When Linux Runs Out of Memory
Subject:   Re: Parsing /proc/meminfo before 'malloc'ing
Date:   2007-03-24 10:36:40
From:   mulyadi_santosa
Response to: Parsing /proc/meminfo before 'malloc'ing

Hi Unna..

Sorry for this late reply. I am also confused why it can actually report there was still 60 MB of free memory after you do malloc()+memset() the first 32 MB block. The things I can suggest are:
1. Please make sure you get a valid memory report. There is a chance you are reading not-up-to-date information (kinda delayed).

2. Find out more about your OS. Is it Linux? BSD? else? Pay attention for things like how they actually do memory allocation. I also forgot to tell the reader one thing (more because I haven't done closer research about it), kernel actually reserves some amount of RAM for special purpose. I don't know the exact amount, so you probably hit this "unseen" area.

Feel free to reply on this thread... and anyone may CMIIW.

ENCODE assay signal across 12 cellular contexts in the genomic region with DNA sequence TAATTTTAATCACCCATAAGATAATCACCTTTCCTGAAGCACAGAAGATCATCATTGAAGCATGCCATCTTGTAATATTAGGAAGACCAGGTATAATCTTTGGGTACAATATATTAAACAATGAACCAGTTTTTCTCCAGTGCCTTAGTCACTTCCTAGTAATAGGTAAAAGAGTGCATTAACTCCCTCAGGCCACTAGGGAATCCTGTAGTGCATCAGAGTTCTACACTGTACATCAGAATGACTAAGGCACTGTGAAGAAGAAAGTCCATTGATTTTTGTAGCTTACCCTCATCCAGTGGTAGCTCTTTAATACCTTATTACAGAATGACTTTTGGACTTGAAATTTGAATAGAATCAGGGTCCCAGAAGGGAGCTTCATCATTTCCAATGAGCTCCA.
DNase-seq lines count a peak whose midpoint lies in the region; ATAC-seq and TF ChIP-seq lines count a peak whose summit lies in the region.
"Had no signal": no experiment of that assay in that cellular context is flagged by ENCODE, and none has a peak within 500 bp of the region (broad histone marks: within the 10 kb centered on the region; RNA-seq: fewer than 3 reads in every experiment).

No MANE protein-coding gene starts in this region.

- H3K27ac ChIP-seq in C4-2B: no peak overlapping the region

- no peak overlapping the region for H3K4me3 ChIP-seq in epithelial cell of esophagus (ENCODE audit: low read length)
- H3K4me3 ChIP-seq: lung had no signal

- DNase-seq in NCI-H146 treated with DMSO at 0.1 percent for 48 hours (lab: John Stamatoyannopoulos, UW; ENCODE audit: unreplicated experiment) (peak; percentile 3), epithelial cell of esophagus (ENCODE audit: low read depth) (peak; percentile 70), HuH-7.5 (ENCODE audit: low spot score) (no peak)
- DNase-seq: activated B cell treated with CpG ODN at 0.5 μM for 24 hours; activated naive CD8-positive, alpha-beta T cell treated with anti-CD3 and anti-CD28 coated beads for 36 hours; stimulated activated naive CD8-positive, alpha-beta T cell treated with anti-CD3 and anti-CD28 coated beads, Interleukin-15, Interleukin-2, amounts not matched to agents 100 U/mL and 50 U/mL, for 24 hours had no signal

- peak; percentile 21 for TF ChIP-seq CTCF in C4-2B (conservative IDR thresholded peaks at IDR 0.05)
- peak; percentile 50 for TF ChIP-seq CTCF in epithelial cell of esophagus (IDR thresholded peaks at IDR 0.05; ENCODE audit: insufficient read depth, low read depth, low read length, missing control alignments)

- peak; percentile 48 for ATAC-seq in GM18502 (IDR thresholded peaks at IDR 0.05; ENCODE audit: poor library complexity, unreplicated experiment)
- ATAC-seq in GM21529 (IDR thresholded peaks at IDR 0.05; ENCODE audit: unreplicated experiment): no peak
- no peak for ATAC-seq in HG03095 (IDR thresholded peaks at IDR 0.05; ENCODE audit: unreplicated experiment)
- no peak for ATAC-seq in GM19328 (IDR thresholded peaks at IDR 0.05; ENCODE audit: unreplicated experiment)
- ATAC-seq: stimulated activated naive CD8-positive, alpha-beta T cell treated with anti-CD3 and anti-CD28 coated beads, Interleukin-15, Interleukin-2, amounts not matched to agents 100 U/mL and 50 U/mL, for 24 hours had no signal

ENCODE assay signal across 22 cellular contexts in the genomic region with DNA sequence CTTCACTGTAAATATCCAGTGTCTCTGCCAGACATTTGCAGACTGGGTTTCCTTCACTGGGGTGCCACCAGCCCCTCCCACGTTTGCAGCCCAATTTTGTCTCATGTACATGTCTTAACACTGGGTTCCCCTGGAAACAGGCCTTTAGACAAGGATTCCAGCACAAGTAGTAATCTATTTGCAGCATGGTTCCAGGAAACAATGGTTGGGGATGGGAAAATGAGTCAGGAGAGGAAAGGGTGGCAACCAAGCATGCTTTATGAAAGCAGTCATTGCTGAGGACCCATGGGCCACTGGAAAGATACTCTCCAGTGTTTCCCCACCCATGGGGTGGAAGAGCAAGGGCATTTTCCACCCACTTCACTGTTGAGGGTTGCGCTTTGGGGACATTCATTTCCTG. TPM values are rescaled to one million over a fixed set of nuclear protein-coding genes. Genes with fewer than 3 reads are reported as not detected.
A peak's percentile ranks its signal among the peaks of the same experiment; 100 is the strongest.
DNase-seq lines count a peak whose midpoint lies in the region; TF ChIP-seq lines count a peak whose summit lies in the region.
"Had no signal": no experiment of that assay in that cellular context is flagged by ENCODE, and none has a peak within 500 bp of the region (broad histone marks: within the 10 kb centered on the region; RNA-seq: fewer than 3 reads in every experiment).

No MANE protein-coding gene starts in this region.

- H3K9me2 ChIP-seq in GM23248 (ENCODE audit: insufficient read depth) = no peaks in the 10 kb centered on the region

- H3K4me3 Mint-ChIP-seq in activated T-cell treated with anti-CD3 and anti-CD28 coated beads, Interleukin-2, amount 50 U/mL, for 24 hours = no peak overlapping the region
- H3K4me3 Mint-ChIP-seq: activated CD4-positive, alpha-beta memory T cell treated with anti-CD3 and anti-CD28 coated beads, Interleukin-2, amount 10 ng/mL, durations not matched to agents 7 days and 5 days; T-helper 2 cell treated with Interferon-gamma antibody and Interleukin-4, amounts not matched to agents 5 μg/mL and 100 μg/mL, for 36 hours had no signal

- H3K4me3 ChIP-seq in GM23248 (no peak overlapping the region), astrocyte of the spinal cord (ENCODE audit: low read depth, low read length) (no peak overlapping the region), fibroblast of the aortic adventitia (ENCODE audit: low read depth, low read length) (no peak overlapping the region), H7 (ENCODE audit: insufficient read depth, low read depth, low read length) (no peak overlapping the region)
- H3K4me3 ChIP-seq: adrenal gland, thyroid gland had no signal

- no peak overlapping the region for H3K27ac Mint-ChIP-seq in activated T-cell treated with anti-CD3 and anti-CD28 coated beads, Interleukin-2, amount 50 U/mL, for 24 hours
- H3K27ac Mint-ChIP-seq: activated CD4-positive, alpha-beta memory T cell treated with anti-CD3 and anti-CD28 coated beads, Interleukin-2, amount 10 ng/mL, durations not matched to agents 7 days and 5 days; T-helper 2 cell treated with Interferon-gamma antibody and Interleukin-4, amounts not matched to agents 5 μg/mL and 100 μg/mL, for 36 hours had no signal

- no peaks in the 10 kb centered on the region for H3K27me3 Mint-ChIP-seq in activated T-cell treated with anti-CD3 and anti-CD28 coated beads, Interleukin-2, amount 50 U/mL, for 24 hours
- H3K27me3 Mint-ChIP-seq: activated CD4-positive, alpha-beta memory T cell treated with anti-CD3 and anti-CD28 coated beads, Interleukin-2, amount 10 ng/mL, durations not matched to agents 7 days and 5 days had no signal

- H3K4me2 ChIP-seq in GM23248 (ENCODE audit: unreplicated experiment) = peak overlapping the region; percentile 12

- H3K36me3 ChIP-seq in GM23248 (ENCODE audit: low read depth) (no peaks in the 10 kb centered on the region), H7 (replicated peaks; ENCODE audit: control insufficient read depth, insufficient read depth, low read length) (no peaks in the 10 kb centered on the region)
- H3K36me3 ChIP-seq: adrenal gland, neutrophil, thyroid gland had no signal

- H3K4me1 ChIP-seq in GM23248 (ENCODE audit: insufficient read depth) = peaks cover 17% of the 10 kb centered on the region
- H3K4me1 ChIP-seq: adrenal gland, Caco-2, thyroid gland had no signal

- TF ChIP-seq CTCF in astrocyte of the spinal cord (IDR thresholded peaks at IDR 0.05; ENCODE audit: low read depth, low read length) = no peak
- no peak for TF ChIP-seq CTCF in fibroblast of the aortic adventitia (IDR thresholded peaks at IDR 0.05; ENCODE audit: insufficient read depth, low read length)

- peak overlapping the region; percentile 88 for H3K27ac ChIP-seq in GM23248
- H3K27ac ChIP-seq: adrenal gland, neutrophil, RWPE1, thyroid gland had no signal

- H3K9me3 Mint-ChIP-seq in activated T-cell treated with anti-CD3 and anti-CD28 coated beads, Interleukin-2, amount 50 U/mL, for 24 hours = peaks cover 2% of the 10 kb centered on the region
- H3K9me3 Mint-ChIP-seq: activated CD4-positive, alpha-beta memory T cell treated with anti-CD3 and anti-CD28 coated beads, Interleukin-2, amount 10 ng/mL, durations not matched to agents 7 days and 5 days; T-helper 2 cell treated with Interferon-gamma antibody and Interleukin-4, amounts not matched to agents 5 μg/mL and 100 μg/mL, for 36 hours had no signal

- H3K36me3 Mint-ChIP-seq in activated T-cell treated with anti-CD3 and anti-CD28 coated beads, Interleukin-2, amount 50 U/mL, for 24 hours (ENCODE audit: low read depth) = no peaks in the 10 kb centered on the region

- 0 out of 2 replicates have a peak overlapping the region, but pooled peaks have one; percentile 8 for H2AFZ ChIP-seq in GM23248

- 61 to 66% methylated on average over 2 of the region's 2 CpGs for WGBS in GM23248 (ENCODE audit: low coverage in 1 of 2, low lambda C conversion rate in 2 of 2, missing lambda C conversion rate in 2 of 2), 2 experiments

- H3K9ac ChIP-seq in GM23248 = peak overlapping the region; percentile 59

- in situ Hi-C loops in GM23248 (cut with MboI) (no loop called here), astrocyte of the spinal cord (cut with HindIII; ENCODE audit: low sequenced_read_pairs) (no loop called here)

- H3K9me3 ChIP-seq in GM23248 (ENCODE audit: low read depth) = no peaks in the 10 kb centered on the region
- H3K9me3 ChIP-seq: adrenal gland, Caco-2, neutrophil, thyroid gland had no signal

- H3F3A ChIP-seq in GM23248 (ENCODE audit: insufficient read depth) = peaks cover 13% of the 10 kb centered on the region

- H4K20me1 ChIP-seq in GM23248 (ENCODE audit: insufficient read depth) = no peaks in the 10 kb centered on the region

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  • Re: Parsing /proc/meminfo before 'malloc'ing
    2008-11-17 22:35:39  dee_ [View]

    Hi Mulyadi,

    Thanks for this great article. It is really helpful.

    I am facing one problem. I want that my application should be able to find two things:
    1) available heap memory
    2) largest block of heap memory that it can allocate.

    Calculating available free pages and available user space will help me how?
    Can you help me in this?


    • Re: Parsing /proc/meminfo before 'malloc'ing
      2008-12-05 20:12:08  santosam [View]

      Hi Deepak

      Sorry, I know no built-in glibc function that is able to do what you ask. Seems like you have to parse /proc/the-pid/maps by yourself and from there determine the largest VMA block you can allocate.

      Pay attention that you could split the size you ask into smaller parts, since in real situation it's a bit hard to find big continous virtual memory area.

      Sorry if it doesn't help you a lot and thanks for reading my article. Glad you find it useful.